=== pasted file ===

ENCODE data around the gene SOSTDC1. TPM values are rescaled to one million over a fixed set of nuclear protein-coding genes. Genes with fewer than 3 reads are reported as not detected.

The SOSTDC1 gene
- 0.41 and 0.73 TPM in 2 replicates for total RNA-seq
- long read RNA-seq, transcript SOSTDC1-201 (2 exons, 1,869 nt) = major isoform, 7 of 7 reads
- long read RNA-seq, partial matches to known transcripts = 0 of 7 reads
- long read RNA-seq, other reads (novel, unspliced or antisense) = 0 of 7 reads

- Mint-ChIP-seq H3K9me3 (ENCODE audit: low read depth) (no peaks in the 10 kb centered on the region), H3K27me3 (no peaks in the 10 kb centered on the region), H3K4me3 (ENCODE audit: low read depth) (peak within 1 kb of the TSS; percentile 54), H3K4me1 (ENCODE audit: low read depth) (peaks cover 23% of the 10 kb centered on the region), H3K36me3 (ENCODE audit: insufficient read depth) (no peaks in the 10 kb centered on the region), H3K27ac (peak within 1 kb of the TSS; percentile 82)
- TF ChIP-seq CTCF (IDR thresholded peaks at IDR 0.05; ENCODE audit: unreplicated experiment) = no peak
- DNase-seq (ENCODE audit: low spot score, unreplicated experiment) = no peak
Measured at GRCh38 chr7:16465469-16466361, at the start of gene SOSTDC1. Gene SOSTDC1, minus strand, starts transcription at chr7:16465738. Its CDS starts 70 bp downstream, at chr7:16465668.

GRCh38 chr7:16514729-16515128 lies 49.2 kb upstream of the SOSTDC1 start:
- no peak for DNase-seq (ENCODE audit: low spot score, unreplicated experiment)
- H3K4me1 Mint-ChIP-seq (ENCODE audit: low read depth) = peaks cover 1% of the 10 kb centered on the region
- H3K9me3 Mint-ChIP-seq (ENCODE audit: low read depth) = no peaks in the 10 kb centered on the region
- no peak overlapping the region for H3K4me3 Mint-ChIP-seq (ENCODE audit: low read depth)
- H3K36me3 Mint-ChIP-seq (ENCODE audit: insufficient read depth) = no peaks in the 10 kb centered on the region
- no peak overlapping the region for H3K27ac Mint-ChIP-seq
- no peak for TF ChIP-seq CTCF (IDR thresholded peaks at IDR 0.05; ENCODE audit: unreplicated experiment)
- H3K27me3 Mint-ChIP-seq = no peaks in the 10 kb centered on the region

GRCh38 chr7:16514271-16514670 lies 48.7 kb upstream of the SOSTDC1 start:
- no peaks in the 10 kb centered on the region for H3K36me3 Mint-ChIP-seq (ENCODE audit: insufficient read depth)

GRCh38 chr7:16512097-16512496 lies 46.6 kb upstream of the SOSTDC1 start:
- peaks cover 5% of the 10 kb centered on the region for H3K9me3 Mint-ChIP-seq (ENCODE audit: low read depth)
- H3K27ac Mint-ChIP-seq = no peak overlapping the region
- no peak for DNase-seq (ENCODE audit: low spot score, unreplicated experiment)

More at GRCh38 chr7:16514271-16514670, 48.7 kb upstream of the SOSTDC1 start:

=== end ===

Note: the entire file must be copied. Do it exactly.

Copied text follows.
ENCODE data around the gene SOSTDC1. TPM values are rescaled to one million over a fixed set of nuclear protein-coding genes. Genes with fewer than 3 reads are reported as not detected.

The SOSTDC1 gene
- 0.41 and 0.73 TPM in 2 replicates for total RNA-seq
- long read RNA-seq, transcript SOSTDC1-201 (2 exons, 1,869 nt) = major isoform, 7 of 7 reads
- long read RNA-seq, partial matches to known transcripts = 0 of 7 reads
- long read RNA-seq, other reads (novel, unspliced or antisense) = 0 of 7 reads

- Mint-ChIP-seq H3K9me3 (ENCODE audit: low read depth) (no peaks in the 10 kb centered on the region), H3K27me3 (no peaks in the 10 kb centered on the region), H3K4me3 (ENCODE audit: low read depth) (peak within 1 kb of the TSS; percentile 54), H3K4me1 (ENCODE audit: low read depth) (peaks cover 23% of the 10 kb centered on the region), H3K36me3 (ENCODE audit: insufficient read depth) (no peaks in the 10 kb centered on the region), H3K27ac (peak within 1 kb of the TSS; percentile 82)
- TF ChIP-seq CTCF (IDR thresholded peaks at IDR 0.05; ENCODE audit: unreplicated experiment) = no peak
- DNase-seq (ENCODE audit: low spot score, unreplicated experiment) = no peak
Measured at GRCh38 chr7:16465469-16466361, at the start of gene SOSTDC1. Gene SOSTDC1, minus strand, starts transcription at chr7:16465738. Its CDS starts 70 bp downstream, at chr7:16465668.

GRCh38 chr7:16514729-16515128 lies 49.2 kb upstream of the SOSTDC1 start:
- no peak for DNase-seq (ENCODE audit: low spot score, unreplicated experiment)
- H3K4me1 Mint-ChIP-seq (ENCODE audit: low read depth) = peaks cover 1% of the 10 kb centered on the region
- H3K9me3 Mint-ChIP-seq (ENCODE audit: low read depth) = no peaks in the 10 kb centered on the region
- no peak overlapping the region for H3K4me3 Mint-ChIP-seq (ENCODE audit: low read depth)
- H3K36me3 Mint-ChIP-seq (ENCODE audit: insufficient read depth) = no peaks in the 10 kb centered on the region
- no peak overlapping the region for H3K27ac Mint-ChIP-seq
- no peak for TF ChIP-seq CTCF (IDR thresholded peaks at IDR 0.05; ENCODE audit: unreplicated experiment)
- H3K27me3 Mint-ChIP-seq = no peaks in the 10 kb centered on the region

GRCh38 chr7:16514271-16514670 lies 48.7 kb upstream of the SOSTDC1 start:
- no peaks in the 10 kb centered on the region for H3K36me3 Mint-ChIP-seq (ENCODE audit: insufficient read depth)

GRCh38 chr7:16512097-16512496 lies 46.6 kb upstream of the SOSTDC1 start:
- peaks cover 5% of the 10 kb centered on the region for H3K9me3 Mint-ChIP-seq (ENCODE audit: low read depth)
- H3K27ac Mint-ChIP-seq = no peak overlapping the region
- no peak for DNase-seq (ENCODE audit: low spot score, unreplicated experiment)

More at GRCh38 chr7:16514271-16514670, 48.7 kb upstream of the SOSTDC1 start: